This is partially because I’m an introverted person and this revelation inevitably puts extra attention on me. I also don’t like bumming people out.

I was understandably upset by the diagnosis but maybe not to the extent I would have imagined.

This passage in “The Bright Hour: A Memoir of Living and Dying” by Nina Riggs best captures my feelings at the time.

“I have felt somehow relieved. It has happened, I keep thinking. The terrible thing. This is what the terrible thing feels like. Somehow, a lovely space has opened up inside my chest, a little, deep pool in the thickest woods.”

The anxiety I had barely kept at bay since becoming a mother for the first time had tried very hard to prepare me for this moment, as if I could trade my pain for theirs.

Cancer forces you to feel, not just know, the universal truth that you will die and that no matter how much you want to protect your children you can’t always keep them safe.

My life has a poignancy now that it didn’t before. Sometimes I tear up just because I look across the room and see my husband holding my son or my daughter asleep in her bed.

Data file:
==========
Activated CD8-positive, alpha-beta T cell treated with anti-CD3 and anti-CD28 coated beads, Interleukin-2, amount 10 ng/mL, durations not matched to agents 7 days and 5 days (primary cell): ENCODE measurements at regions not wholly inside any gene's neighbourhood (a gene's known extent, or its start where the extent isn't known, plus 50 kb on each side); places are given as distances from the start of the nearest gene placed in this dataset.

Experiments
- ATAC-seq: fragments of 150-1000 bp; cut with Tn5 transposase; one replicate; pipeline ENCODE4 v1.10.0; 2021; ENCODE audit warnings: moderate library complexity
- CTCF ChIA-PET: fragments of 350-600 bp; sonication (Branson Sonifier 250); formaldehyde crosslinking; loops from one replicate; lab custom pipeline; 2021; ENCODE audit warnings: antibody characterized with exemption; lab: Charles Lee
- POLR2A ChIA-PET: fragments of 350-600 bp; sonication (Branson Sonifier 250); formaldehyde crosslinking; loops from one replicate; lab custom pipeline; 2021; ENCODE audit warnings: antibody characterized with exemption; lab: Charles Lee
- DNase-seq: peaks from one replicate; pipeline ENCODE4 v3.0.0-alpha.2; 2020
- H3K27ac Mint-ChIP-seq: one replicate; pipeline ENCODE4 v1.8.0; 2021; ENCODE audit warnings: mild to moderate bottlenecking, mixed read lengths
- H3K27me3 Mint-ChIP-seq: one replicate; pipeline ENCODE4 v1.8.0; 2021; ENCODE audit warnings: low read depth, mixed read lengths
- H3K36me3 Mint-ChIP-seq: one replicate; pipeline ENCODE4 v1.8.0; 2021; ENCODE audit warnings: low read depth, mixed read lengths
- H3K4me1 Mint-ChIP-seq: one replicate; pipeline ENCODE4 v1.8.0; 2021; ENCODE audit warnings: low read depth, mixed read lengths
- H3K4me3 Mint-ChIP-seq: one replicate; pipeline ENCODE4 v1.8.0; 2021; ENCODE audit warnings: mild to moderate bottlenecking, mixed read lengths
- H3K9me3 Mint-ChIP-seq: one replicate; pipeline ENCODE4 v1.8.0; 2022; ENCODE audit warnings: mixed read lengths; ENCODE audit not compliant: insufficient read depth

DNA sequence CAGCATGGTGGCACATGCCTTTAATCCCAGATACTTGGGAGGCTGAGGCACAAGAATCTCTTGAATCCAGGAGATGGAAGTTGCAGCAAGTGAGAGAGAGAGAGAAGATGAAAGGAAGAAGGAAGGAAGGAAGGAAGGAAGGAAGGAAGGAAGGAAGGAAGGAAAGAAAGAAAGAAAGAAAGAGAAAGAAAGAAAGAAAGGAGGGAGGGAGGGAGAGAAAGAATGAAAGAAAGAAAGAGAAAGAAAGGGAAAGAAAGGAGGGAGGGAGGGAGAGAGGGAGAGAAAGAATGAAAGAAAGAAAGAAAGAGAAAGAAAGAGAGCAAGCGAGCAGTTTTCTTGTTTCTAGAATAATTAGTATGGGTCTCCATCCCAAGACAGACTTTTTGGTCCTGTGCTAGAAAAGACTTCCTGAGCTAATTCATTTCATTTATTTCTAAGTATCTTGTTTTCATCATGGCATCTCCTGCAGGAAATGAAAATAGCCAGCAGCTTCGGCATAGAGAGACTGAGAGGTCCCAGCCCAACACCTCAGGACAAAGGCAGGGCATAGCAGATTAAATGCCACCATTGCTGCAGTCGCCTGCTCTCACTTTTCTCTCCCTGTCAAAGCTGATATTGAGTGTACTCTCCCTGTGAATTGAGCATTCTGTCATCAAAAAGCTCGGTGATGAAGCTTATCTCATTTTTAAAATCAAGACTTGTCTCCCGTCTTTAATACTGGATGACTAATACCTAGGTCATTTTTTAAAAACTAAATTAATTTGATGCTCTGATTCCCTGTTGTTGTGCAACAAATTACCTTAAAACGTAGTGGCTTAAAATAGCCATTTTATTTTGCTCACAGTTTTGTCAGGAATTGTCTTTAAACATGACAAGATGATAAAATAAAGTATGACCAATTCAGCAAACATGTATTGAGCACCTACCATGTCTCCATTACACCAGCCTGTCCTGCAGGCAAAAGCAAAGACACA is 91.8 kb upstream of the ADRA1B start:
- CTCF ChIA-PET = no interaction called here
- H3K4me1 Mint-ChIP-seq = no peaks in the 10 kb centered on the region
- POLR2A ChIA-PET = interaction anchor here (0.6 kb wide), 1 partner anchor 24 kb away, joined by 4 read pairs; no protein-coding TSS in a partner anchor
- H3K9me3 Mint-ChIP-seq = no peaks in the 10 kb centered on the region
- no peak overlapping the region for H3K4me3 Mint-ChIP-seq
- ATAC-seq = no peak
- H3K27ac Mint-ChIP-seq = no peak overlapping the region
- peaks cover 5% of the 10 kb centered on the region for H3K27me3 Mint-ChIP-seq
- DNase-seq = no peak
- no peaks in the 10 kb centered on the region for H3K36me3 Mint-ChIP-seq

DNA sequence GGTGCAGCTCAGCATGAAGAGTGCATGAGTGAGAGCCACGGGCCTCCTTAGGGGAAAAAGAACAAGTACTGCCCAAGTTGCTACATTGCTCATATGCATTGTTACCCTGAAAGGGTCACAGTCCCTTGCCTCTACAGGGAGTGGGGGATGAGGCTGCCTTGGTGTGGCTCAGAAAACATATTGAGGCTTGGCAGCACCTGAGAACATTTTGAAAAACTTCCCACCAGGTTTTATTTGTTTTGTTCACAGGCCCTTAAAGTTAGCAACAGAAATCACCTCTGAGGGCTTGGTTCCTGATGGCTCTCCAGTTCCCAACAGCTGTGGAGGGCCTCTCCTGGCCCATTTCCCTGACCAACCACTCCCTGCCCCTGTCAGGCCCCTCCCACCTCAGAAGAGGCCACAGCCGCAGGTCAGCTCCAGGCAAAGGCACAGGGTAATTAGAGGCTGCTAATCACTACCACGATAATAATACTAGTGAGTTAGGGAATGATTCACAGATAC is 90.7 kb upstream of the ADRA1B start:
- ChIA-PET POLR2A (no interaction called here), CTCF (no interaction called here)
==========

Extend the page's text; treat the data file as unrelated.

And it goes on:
It also now comes with more resentment. We are told to live for today and embrace the present because that’s all we really have. However, you also have to prepare for the future, which means doing all the things that are required of you, like paying bills and grocery shopping and going to meetings.

You become more jealous of your time because it suddenly seems like a finite resource.

When I was actively in treatment I couldn’t see past the next step in the process: First, surgery, C-section and port insertion; then chemo and radiation.

Having a newborn in the house, along with a kindergartner, didn’t leave much room for feeling sorry for myself, and it wasn’t until after active treatment that I realized I needed someone to talk to about all these things I was feeling.

So, I went to a support meeting and started therapy.

It’s still hard not to let my anxiety get the best of me. It is hard to put away the Christmas ornaments without wondering if I’ll be around to put them up again next year.

I try not to live with two realities in my head – one that has me present for the future and one that doesn’t.

Instead, I try to remember how lucky I am to have my two beautiful wild children, my family and the grace to try again another day.I was diagnosed with breast cancer when I was six months pregnant with my second child. This is something that I’m often reluctant to tell people. So, I usually don’t.